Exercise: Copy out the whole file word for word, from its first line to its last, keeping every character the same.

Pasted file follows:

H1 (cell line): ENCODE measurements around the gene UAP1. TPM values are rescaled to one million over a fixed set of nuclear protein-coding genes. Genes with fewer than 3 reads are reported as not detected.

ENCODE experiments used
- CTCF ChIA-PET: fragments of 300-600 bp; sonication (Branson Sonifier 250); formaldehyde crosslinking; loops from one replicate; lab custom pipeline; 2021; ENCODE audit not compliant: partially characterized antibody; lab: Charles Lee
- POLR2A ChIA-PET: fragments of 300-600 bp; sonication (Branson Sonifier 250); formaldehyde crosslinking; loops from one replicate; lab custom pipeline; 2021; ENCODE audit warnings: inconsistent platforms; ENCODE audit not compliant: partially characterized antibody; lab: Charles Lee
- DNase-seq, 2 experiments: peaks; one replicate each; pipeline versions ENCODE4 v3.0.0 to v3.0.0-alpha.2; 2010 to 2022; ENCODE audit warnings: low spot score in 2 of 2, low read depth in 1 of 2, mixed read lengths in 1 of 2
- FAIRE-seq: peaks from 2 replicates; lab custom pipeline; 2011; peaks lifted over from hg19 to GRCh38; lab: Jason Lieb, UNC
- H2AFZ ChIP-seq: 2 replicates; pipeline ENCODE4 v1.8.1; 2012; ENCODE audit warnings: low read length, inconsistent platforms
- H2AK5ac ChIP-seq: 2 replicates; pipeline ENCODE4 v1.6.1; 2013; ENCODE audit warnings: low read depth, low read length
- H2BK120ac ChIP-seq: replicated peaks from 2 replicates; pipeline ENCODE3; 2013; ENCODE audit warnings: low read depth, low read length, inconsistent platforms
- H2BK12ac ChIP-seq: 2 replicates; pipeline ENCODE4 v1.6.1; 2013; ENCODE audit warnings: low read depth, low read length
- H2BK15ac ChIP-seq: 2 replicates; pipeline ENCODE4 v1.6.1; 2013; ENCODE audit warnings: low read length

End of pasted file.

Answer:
H1 (cell line): ENCODE measurements around the gene UAP1. TPM values are rescaled to one million over a fixed set of nuclear protein-coding genes. Genes with fewer than 3 reads are reported as not detected.

ENCODE experiments used
- CTCF ChIA-PET: fragments of 300-600 bp; sonication (Branson Sonifier 250); formaldehyde crosslinking; loops from one replicate; lab custom pipeline; 2021; ENCODE audit not compliant: partially characterized antibody; lab: Charles Lee
- POLR2A ChIA-PET: fragments of 300-600 bp; sonication (Branson Sonifier 250); formaldehyde crosslinking; loops from one replicate; lab custom pipeline; 2021; ENCODE audit warnings: inconsistent platforms; ENCODE audit not compliant: partially characterized antibody; lab: Charles Lee
- DNase-seq, 2 experiments: peaks; one replicate each; pipeline versions ENCODE4 v3.0.0 to v3.0.0-alpha.2; 2010 to 2022; ENCODE audit warnings: low spot score in 2 of 2, low read depth in 1 of 2, mixed read lengths in 1 of 2
- FAIRE-seq: peaks from 2 replicates; lab custom pipeline; 2011; peaks lifted over from hg19 to GRCh38; lab: Jason Lieb, UNC
- H2AFZ ChIP-seq: 2 replicates; pipeline ENCODE4 v1.8.1; 2012; ENCODE audit warnings: low read length, inconsistent platforms
- H2AK5ac ChIP-seq: 2 replicates; pipeline ENCODE4 v1.6.1; 2013; ENCODE audit warnings: low read depth, low read length
- H2BK120ac ChIP-seq: replicated peaks from 2 replicates; pipeline ENCODE3; 2013; ENCODE audit warnings: low read depth, low read length, inconsistent platforms
- H2BK12ac ChIP-seq: 2 replicates; pipeline ENCODE4 v1.6.1; 2013; ENCODE audit warnings: low read depth, low read length
- H2BK15ac ChIP-seq: 2 replicates; pipeline ENCODE4 v1.6.1; 2013; ENCODE audit warnings: low read length